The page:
Baron Scheffer

An interesting article appeared in the Newcastle Courant on Saturday the 30th of March 1754.  Although Baron Scheffer was a Swedish diplomat and not directly involved in the production of metalware, he made an interesting report regarding the introduction of kitchen utensils made of iron rather than of copper and brass.

It is clear from Baron Scheffer’s report, below, that the dangers of ingesting Verdigris ( the thin layer of cuprous oxide that develops on the surface of copper and copper alloys during prolonged exposure to moist air) had been fully recognised by the mid 18th century:

1 Response

  1. The deleterious effects of using copper-based mortars was causing concern to one William Bullein as early as 1562 when he advised apothecaries “to avoid stynking brass” and many raised similar concerns until such mortars were superceded in the late 18th century by the introduction of Wedgwood’s stoneware composition mortars. The last dated copper alloy mortar known to the author is of 1818, but Hannah Glasse in her The Art of Cookery, in 1791, was still encouraging the use of copper cooking vessels to impart an enhanced green colour to her green pickle.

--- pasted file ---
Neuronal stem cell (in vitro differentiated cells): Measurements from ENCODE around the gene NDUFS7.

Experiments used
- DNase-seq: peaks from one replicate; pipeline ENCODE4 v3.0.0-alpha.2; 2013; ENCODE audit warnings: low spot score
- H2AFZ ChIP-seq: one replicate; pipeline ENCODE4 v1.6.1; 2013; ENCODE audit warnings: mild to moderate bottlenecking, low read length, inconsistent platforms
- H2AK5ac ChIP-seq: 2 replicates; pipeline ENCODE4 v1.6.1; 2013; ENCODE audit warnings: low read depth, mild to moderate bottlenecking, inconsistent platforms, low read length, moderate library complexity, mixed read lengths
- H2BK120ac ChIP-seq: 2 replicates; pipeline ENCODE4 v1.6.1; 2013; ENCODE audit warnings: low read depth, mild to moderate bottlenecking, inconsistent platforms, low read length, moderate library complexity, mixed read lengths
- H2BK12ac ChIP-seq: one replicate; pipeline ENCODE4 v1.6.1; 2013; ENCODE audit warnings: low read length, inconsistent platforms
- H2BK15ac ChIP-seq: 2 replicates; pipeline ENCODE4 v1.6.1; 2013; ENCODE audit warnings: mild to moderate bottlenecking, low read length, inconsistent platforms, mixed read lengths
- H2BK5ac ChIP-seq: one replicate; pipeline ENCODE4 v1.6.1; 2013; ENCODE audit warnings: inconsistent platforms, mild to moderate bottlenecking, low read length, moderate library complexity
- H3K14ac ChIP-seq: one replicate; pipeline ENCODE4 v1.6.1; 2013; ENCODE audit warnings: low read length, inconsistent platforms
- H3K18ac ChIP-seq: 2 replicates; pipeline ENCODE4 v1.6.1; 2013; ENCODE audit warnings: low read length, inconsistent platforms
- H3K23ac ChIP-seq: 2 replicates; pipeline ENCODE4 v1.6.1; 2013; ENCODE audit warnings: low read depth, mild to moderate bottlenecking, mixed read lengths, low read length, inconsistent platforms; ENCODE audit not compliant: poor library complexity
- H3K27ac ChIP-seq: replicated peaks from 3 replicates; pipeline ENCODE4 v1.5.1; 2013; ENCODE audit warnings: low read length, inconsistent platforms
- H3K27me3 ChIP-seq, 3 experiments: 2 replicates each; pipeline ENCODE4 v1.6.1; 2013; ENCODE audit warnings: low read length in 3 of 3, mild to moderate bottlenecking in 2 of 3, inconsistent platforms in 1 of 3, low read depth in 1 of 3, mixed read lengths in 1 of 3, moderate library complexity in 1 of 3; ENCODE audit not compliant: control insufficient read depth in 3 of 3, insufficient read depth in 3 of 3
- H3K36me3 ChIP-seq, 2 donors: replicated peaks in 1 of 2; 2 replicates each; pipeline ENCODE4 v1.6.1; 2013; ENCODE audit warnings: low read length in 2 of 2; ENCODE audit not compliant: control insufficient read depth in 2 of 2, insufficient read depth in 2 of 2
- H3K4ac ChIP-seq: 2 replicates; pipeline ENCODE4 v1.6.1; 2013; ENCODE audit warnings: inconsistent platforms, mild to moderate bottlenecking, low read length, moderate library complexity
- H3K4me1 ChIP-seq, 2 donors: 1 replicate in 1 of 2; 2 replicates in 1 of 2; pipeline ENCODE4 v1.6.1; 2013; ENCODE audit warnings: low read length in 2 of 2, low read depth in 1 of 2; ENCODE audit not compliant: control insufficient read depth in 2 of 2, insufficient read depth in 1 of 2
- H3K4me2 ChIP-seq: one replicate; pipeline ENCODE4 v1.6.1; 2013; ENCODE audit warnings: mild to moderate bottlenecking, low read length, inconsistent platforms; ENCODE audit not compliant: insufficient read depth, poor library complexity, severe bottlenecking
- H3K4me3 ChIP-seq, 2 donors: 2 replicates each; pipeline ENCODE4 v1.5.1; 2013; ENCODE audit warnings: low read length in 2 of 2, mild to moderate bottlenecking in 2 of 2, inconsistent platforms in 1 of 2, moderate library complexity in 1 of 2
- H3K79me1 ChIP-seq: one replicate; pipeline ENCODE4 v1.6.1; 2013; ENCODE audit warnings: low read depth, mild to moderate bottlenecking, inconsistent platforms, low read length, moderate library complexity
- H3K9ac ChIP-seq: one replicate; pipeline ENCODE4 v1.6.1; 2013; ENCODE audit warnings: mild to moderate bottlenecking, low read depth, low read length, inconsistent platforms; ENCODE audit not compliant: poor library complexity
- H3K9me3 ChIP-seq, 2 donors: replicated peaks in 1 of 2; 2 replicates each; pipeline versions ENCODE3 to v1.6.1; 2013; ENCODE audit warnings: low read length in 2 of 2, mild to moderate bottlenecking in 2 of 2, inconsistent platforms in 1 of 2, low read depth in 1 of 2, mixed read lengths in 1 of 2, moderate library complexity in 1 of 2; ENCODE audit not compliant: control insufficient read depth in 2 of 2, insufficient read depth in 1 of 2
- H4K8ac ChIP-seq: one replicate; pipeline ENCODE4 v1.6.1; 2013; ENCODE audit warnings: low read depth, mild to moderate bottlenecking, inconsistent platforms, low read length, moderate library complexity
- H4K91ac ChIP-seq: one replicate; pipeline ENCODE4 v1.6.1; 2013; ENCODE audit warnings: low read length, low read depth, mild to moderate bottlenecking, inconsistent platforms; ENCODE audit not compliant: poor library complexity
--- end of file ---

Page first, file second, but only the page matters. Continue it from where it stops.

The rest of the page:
For a detailed discussion of the concerns expressed over this whole period, with references, see my book, English Decorated Bronze Mortars, (ISBN-13:9781872477022), Plains Books, 2010, pp. 12-13.

Leave a Reply

error: This content is copyright and protected !!